Whilst you may have been raised to eat everything on your plate, doing so would not be recommended when the food belongs to the genus Prunus. This includes the stones (aka seeds) in stone fruits like apricots, peaches and cherries, which contain a substance called amygdalin. 

Once in the human body, amygdalin can be converted into cyanide, which has the capacity to act on nearly every cell in the body, depriving it of oxygen. Cyanide is infamous for a reason; only very low concentrations are required to initiate severe symptoms, including loss of consciousness, seizures and death. Whilst an apricot stone would likely need to be crushed prior to consumption in order for significant levels of toxin to be released, cherry stones, due to their smaller size, are more readily broken down in the gut, meaning that swallowing just a few stones could lead to some surprisingly unpleasant symptoms.11,12

Brazil nuts (& other selenium-rich foods)

While the aforementioned killers provide no benefit to the consumer, there are a few naturally occurring components that are responsible for both a food’s toxic tendencies and much of its nutritional value. Selenium, an immune-boosting, hormone-impacting essential mineral, that is involved in various biological functions, is one such compound.14

The body cannot produce selenium and thus, it must be obtained either through diet or supplementation. Although present in a number of different foods, including tuna and halibut, as well as beef, eggs and even certain breads, the highest dietary source–by quite some magnitude – is the Brazil nut. To reach the daily recommended intake of 55mcg, you would need to consume just under 3g, which equates to less than one average-sized Brazil nut.14,15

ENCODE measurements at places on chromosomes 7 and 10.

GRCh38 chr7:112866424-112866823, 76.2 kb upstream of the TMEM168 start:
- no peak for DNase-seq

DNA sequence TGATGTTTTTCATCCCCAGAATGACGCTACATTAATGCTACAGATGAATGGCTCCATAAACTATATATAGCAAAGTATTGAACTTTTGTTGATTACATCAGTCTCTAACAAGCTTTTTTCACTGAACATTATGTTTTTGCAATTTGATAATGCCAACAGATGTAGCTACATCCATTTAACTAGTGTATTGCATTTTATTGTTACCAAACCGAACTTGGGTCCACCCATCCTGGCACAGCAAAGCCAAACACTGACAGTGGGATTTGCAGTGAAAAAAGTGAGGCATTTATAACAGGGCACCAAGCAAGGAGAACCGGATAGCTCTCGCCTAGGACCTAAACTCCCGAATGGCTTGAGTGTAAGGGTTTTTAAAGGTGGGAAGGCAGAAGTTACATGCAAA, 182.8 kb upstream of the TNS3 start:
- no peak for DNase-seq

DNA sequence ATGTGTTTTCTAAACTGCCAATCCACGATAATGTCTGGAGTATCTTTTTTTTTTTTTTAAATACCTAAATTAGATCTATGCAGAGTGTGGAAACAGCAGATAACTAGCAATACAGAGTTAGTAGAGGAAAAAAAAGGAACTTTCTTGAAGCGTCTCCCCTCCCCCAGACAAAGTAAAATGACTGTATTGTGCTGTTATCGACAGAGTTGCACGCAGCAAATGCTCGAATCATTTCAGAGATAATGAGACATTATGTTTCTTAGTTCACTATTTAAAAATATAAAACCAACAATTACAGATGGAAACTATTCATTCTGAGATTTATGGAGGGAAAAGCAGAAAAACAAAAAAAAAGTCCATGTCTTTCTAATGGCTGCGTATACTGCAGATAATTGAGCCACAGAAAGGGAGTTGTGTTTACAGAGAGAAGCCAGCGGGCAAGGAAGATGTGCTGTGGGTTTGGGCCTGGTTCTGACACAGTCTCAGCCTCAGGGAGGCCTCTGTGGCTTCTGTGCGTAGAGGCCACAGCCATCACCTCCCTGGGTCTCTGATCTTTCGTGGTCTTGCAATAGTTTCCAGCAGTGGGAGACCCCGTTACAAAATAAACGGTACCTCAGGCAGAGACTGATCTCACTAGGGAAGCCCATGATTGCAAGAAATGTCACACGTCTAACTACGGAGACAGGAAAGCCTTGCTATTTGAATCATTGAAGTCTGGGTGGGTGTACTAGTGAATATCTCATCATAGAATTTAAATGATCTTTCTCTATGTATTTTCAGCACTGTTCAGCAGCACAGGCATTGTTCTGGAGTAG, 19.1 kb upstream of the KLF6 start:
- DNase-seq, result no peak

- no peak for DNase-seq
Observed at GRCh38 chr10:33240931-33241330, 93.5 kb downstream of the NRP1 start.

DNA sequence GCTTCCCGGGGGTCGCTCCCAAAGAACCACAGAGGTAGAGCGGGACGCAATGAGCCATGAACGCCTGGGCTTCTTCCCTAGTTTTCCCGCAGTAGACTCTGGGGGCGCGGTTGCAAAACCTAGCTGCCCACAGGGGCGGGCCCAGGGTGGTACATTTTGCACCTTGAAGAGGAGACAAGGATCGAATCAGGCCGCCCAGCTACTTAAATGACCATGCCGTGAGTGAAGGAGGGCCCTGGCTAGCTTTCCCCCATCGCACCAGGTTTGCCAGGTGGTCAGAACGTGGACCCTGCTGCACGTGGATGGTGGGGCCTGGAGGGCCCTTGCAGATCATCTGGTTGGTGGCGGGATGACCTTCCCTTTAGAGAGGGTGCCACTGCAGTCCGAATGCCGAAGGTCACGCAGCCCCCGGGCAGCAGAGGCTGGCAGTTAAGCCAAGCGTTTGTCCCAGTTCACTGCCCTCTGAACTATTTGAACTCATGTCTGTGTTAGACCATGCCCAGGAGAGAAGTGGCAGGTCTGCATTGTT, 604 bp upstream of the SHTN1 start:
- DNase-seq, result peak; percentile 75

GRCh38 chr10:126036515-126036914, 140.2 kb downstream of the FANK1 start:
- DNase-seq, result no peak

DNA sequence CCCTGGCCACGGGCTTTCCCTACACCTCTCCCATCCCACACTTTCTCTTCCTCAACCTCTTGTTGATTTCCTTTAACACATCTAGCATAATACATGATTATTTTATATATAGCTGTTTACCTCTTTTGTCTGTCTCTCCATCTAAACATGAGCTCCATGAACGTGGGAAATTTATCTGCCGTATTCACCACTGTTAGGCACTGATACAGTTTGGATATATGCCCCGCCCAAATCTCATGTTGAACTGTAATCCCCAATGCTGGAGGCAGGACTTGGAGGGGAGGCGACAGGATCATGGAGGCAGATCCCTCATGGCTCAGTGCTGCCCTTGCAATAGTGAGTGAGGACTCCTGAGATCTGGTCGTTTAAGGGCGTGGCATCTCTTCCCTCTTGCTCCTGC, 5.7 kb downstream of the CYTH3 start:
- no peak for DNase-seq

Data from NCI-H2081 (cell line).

Learn about the cost of Brazil nut production.

However, whilst selenium deficiency has been implicated in a number of severe conditions, including cardiovascular disease, cognitive decline and infertility, the detrimental effects of excessive consumption are equally as widespread and damaging. Whilst in low doses, it acts as an antioxidant, in just slightly higher concentrations, it can act as a pro-oxidant, reaping its effects across the body. Whilst early signs of toxicity include diarrhoea, bad breath, brittle nails and irritability, extremely high intake can cause difficulty breathing, kidney failure and heart attacks. Making matters worse, the upper limit is worryingly close to the recommended daily intake, at just 400mcg per day. Regularly eat four or more average-sized Brazil nuts per day, and you might just start to feel the effects.13,14,15,16,17,18

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  1. Karatolos; Hatcher (2008). “The effect of acetylsalicylic acid and oxalic acid on Myzus persicae and Aphidius colemani”. Cessed 15 June 2020.
  2. Food Safety Authority of Ireland (2015). “Green Potatoes”. Accessed 22 May 2020.
  3. Barceloux (2009). “Potatoes, Tomatoes, and Solanine Toxicity (Solanum Tuberosum L., Solanum lycopersicumL.)”. Accessed 22 May 2020
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  6. Nciri; Cho (2018). “New research highlights: Impact of Chronic ingestion of white kidney beans (Phaseolus vulgaris L. var. Beldia) on small-intestinal disaccharidase activity in Wistar rats”. Accessed 23 May 2020.
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  10. Mekonnen (2018). “Poison.org: I Swallowed A Cherry Pit! Are Stone Fruit Pits Poisonous?”. Accessed 25 May 2020.
  11. Shreenath; Dooley (2020). “Selenium Deficiency”. Accessed 23 May 2020.
  12. National Institutes of Health: Office of Dietary Supplements (2020). “Selenium. Fact Sheet for Health Proffessionals”. Accessed 23 May 2020
  13. MacFarquhar; Broussard; Melstrom; Hutchinson; Wolkin; Martin; Burk; Dunn; Green; Hammond; Schaffner; Jones (2011). “Acute Selenium Toxicity Associated with a Dietary Supplement”. Accessed 25 May 2020
  14. National Research Council (US) Subcommittee on Selenium (1981). “Selenium in Nutrition”. Accessed 25 May 2020.
  15. Rakel (2008). “Chapter 22 – Integrative Medicine” in Clinical Men’s Health. Accessed 25 May 2020.
  16. National Institute of Health, Office of Dietary Supplements (2019). “Selenium. Fact Sheet for Consumers”. Accessed 20 June 2020.